Organizing Committee

2017 Conference Members

Dr. Jessica Younes
Science Liaison, Winclove Probiotics

Jessica Younes, PhD, works at Winclove Probiotics in Amsterdam as a Science Liaison in the women's health product portfolio. The first edition of this conference was organized in conjunction with her PhD defence in May 2015; her research was focused on demonstrating the importance of biofilms and adhesion between bacteria and between bacteria and epithelial cells for various outcomes related to health or dysbiosis in the vaginal environment. Jessica is passionate about making information about the microbiota(s) accessible to various stakeholders to facilitate solutions for prevention and treatment of infectious and microbial dysbiotic conditions in women's health. Furthermore, she is a member of two scientific advisory boards for conferences focused on microbes.

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Dr. Ruben Hummelen
Family Medicine resident at McMaster University Hamilton, Canada

Ruben Hummelen, MD, PhD, is working as a Family Medicine resident at McMaster University Hamilton, Canada. As a physician and epidemiologist he continues to be fascinated and amazed by the implications of the composition of our microbiota on our health and wellbeing. Through awareness, research and presentations he strives to increase our knowledge and awareness of our microbial friends. Dr. Hummelen has defended his PhD on 'Probiotics to target the vaginal and intestinal microbiota in HIV' in 2012 at the Erasmus University Rotterdam, the Netherlands. As researcher he continuous to be involved in various projects on the female microbiome to attempt to improve the health and well being of women and their children who depend on the maternal microbial heritage.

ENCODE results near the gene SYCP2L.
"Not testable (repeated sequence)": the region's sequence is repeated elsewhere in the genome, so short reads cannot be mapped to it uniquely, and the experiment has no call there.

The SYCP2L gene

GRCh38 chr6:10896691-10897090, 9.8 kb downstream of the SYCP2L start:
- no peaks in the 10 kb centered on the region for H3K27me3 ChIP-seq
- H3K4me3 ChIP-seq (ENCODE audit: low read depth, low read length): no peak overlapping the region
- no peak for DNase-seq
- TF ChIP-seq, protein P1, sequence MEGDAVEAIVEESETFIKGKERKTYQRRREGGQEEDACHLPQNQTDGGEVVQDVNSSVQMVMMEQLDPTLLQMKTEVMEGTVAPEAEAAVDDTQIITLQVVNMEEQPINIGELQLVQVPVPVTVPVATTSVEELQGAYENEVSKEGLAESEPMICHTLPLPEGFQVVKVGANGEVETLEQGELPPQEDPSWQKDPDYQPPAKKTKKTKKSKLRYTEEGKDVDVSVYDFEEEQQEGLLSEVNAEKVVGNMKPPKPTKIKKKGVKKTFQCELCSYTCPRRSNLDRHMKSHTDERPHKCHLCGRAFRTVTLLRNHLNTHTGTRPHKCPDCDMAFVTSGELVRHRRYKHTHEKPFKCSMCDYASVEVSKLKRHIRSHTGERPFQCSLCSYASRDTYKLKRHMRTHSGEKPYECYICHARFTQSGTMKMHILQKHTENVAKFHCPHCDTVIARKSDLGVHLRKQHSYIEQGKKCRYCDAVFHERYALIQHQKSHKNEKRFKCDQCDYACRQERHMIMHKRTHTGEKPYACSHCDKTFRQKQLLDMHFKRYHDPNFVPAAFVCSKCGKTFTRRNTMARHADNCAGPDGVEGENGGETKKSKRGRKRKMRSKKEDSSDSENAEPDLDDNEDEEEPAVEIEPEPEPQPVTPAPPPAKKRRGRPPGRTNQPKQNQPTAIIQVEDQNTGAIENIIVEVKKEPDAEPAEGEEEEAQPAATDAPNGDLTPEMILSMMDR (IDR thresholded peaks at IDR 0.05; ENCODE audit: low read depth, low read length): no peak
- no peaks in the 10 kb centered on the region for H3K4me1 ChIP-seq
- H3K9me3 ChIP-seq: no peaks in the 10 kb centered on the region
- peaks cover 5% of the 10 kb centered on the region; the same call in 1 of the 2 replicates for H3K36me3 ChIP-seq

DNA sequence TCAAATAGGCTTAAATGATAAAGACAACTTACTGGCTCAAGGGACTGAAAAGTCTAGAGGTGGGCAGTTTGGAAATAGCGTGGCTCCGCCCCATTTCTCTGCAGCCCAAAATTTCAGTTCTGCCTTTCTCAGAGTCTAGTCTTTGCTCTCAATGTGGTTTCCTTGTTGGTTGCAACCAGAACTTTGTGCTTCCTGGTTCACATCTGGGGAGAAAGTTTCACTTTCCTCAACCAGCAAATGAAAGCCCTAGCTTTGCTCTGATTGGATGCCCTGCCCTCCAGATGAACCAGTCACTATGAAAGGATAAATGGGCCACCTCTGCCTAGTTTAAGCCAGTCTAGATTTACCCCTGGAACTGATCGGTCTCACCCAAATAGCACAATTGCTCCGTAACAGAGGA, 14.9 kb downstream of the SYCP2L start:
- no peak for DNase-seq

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Dr. Mariya Petrova
Postdoctoral Fellow at Centre of Microbial and Plant Genetics

Mariya Petrova, PhD, is working as a postdoctoral researcher at the Centre of Microbial and Plant Genetics, KU Leuven as well as at the Laboratory of Applied Microbiology and Mucosal Immunology, Antwerp University. Her PhD research was focused on investigating genetic, molecular and functional characteristics of lactobacilli, which can provide general knowledge on their interesting properties for vaginal (versus intestinal) application, as well as on the molecular interaction between lactobacilli and pathogens. Currently, her research focuses on how vaginal lactobacilli can contribute to women’s health by studying cell wall molecules and their role in colonisation, pathogen exclusion and immune modulation. Furthermore, she investigates how to design bioengineered probiotic strains for heterologous expression of therapeutic molecules to be administered to the vaginal niche.

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Elke Lievens
PhD Student at Centre of Microbial and Plant Genetics

Elke Lievens is performing her research as a PhD student at the Centre of Microbial and Plant Genetics, KU Leuven in collaboration with the Laboratory of Applied Microbiology and Biotechnology, Antwerp University. She graduated as Bioscience Engineer in 2012 as a Cell and Gene Technology specialist and completed her master degree with an IAESTE internship in the Cell Biology team focusing on mycotoxin risk management (BIOMIN, Austria). Her PhD research focuses on the molecular mechanisms by which vaginal lactobacilli contribute to the vaginal barrier in order to maintain a healthy vaginal ecosystem as well as the antiviral potential of these lactobacilli against herpes simplex virus type 2 infection. Elke continues to be fascinated by the importance of microbes in the balance between health and disease. To actively participate in better women’s health through microbial management, she was determined to join the organizational committee to launch this 2016 edition of Women and Their Microbes.

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Rebecca van der Westen
PhD student at Department of Biomedical Engineering, UMCG

Rebecca van der Westen is pursuing her research as a PhD student at the University Medical Center in Groningen, The Netherlands at the Department of Biomedical Engineering. She graduated as Cand. Scient. in Medical Chemistry 2012 from the University of Aarhus, Denmark. Her PhD research focuses on the initial adhesion of different strains of bacteria, S. salivarius, S. aureus, and S. epidermidis onto different types of surfaces. More specifically her study involves the intracellular micromechanical properties, such as bacterium-substrate cell stiffness. Although not directly invovled in women’s health from the science side, Rebecca is extremely fascinated by microbial management and how probiotics can benefit women and also people in general.

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